Publishers urged to protect trainees from slave labour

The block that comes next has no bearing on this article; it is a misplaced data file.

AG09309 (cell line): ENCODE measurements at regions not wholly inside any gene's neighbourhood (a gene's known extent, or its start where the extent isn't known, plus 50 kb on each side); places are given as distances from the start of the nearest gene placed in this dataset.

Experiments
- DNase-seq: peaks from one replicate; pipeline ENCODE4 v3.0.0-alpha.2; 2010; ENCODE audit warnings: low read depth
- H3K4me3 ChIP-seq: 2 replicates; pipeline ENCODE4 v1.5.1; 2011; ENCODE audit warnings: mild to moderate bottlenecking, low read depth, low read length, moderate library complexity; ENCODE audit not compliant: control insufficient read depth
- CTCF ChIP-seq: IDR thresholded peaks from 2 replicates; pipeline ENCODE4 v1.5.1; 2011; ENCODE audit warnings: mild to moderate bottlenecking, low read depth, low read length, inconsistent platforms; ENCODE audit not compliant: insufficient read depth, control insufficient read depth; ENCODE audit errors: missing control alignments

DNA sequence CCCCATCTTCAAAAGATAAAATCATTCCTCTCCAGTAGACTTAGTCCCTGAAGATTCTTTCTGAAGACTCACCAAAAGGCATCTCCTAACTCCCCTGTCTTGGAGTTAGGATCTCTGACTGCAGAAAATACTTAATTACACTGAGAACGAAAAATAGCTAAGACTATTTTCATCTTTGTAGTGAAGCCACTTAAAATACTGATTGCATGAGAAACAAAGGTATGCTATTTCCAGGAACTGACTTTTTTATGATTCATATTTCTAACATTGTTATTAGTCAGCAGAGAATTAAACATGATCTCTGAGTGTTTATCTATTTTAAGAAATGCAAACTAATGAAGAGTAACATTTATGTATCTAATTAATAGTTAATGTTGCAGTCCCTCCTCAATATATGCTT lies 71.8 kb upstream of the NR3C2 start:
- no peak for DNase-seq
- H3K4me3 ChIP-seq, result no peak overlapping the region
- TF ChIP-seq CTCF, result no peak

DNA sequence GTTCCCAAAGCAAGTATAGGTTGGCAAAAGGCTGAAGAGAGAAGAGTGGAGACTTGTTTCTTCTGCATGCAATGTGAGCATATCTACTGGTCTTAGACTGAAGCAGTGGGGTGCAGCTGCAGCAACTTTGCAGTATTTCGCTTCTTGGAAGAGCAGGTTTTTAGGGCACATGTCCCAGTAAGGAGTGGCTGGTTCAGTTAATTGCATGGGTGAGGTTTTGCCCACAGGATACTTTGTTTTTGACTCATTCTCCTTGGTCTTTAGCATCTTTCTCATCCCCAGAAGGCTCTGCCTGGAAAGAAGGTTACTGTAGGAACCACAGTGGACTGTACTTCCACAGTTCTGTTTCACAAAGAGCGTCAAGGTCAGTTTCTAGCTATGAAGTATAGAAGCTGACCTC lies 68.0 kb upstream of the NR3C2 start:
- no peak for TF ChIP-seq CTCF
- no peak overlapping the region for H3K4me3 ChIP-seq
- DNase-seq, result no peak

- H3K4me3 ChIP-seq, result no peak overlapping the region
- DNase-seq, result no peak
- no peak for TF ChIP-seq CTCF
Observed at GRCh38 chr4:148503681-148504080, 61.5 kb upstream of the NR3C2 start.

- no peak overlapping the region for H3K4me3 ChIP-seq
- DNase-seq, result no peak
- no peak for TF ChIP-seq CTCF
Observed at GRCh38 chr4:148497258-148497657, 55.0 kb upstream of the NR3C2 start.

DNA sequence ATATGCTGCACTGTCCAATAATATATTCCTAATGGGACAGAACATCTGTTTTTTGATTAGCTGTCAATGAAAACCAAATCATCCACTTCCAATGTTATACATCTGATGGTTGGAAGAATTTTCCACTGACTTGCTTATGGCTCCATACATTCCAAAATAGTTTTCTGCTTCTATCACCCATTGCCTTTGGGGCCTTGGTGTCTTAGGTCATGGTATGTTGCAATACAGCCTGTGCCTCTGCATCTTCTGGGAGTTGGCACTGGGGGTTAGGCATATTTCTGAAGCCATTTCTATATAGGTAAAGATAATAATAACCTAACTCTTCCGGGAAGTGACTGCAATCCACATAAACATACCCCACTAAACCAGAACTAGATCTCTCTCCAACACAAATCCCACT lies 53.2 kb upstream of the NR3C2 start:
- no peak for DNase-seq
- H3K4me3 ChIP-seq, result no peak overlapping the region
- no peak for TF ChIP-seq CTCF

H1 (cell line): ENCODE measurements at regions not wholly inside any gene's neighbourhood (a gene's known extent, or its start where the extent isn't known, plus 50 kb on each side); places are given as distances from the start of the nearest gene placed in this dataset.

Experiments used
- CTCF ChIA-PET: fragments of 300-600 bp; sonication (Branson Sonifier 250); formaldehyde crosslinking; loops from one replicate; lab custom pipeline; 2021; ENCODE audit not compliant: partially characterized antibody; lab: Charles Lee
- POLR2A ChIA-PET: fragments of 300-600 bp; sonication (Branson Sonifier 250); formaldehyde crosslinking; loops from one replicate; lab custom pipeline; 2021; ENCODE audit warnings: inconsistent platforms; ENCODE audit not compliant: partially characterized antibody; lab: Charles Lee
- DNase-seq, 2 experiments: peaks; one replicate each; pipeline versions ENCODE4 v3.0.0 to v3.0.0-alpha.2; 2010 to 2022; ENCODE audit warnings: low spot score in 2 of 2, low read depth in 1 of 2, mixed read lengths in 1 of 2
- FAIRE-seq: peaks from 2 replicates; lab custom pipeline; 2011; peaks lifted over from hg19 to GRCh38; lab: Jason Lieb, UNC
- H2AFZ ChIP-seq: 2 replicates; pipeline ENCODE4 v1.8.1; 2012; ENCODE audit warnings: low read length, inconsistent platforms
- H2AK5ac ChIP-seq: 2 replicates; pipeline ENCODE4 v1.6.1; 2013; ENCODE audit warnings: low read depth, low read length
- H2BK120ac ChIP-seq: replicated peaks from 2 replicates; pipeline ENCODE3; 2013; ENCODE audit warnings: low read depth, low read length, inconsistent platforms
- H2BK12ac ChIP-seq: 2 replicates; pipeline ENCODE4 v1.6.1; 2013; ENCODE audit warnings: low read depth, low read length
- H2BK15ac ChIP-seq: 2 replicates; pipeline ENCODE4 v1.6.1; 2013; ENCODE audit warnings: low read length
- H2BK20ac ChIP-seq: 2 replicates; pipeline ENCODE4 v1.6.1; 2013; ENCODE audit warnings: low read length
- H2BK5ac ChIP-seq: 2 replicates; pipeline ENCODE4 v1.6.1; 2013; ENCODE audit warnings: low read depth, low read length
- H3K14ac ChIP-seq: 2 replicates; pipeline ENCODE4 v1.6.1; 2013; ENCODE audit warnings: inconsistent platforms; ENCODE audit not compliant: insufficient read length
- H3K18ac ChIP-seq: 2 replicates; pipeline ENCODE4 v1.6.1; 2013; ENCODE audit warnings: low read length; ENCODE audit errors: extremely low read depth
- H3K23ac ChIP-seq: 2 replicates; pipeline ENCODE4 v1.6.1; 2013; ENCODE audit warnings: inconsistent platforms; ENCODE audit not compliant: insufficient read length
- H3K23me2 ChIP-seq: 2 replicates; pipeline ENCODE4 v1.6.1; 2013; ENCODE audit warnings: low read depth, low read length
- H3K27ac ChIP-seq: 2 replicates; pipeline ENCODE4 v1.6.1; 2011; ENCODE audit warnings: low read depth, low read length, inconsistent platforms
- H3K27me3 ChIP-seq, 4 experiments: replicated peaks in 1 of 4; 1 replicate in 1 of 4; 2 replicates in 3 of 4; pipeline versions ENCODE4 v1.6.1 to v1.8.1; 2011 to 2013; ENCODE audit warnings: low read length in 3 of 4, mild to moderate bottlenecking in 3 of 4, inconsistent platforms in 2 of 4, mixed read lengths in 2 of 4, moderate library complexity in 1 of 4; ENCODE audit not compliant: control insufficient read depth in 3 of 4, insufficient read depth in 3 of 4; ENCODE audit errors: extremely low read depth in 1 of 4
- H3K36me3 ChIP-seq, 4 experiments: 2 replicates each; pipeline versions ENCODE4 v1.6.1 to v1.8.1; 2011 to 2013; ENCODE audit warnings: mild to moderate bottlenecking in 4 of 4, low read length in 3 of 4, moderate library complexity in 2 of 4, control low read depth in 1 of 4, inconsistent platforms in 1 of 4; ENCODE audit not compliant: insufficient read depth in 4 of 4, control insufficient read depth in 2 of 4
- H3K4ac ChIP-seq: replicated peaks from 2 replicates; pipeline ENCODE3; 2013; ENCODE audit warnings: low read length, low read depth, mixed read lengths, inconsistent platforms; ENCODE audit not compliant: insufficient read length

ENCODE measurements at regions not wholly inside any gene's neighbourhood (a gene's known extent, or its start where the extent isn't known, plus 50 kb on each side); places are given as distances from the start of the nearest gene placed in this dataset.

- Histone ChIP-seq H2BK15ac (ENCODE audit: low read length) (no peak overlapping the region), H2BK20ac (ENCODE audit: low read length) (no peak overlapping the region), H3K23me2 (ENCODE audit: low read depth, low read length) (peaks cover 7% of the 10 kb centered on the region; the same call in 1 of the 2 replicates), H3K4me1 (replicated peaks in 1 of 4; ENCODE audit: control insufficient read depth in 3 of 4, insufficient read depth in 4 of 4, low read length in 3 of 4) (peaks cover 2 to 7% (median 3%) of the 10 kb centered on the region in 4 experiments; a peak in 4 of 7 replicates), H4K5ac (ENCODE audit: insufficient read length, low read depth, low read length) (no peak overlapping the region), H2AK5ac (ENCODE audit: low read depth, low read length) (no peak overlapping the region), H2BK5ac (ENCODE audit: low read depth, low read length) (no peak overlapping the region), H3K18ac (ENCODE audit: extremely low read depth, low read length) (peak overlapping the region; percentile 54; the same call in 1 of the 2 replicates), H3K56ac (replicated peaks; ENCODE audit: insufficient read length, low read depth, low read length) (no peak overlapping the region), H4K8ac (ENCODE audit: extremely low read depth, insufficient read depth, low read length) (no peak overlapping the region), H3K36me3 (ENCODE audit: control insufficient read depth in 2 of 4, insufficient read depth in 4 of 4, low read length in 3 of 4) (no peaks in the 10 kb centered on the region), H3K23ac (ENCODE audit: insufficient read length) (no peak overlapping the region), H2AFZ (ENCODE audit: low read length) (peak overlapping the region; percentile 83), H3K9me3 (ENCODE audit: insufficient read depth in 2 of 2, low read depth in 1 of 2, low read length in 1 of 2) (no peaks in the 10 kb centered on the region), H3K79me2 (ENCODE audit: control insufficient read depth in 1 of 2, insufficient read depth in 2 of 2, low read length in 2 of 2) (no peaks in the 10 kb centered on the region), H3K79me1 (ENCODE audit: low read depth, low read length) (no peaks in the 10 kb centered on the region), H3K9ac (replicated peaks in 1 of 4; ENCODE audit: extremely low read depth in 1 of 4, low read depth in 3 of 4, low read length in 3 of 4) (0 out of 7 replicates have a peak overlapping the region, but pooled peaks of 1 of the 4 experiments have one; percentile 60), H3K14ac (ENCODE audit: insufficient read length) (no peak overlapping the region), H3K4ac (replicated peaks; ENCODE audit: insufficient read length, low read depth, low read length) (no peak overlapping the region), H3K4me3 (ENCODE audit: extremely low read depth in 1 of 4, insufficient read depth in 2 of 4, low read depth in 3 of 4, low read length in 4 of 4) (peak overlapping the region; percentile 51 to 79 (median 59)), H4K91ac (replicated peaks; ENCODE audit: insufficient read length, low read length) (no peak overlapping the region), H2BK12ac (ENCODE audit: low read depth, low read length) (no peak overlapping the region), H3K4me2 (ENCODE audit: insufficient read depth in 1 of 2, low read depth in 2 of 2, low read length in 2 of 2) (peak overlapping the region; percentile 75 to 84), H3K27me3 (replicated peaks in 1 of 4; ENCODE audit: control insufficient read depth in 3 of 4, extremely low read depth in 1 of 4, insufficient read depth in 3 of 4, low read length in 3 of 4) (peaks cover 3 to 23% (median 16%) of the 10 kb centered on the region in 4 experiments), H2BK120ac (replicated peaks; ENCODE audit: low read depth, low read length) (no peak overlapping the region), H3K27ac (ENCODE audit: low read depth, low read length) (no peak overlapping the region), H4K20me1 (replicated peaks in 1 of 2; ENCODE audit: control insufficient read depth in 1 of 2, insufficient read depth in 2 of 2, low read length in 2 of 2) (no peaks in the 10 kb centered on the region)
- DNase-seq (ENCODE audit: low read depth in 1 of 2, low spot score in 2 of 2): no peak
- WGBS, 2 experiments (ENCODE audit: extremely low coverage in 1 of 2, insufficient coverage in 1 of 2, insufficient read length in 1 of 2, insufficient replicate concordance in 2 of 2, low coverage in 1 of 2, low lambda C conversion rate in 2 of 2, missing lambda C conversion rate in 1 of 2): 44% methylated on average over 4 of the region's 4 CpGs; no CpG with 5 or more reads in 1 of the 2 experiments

first_imgPublishers urged to protect trainees from slave labourOn 25 Nov 2003 in Personnel Today Related posts:No related photos. Comments are closed. Previous Article Next Article Publishing companies are being urged to sign up to a code of conduct beingdeveloped to protect trainee journalists from widespread ‘slave labour’practices. Anecdotal evidence collected by the Periodicals Training Council (PTC) – thetraining division of the Periodical Publishers Association (PPA) – suggestssome companies either ignore or exploit the minimum wage. Tales have reportedly included one trainee who was forced to take out a£10,000 loan to support her during a six-month unpaid ‘work experience’ stinton a glossy UK magazine. In response, the PPA is devising the code of conduct, which is expected tohit HR departments in the new year. Lindsay Nicholl, editor-in-chief of Good Housekeeping magazine and chair ofthe editorial training committee of the PTC, said the code would cover issuessuch as expected duration of work experience, when it is appropriate to offerpay and/or cover expenses, and how to draw up learning agreements to be signedby both employers and trainees. Addressing industry delegates in London at the PTC’s New Journalist of theYear Awards, Nicholson said that if the practice continued, magazines wouldsoon find themselves faced with the ‘Selina syndrome’ – staffed only byjournalists from an upper middle-class background, because only their parentscould afford to keep them while they worked for little or no income for monthson end. Meanwhile, Alistair Campbell, Downing Street’s former director ofcommunications and strategy, lambasted declining journalistic skills andstandards in the UK. Speaking at the Marketing Society’s annual conference in London – in a rareappearance following his resignation earlier this year – Campbell said theadvent of 24-hour news had made newspapers move downmarket and had leftbroadcasters with so much space that they had nothing to fill it with. Commenting, Chris Frost, chairman of the Association of JournalismEducators, said the number of trainee journalists had probably tripled in thelast 15 years. He argued journalistic standards had increased, but agreed that manytrainees came from the middle classes and, because their parents could bankrollthem through low-pay or no-pay work experience, they were ripe forexploitation. By Penny Wilsonlast_img read more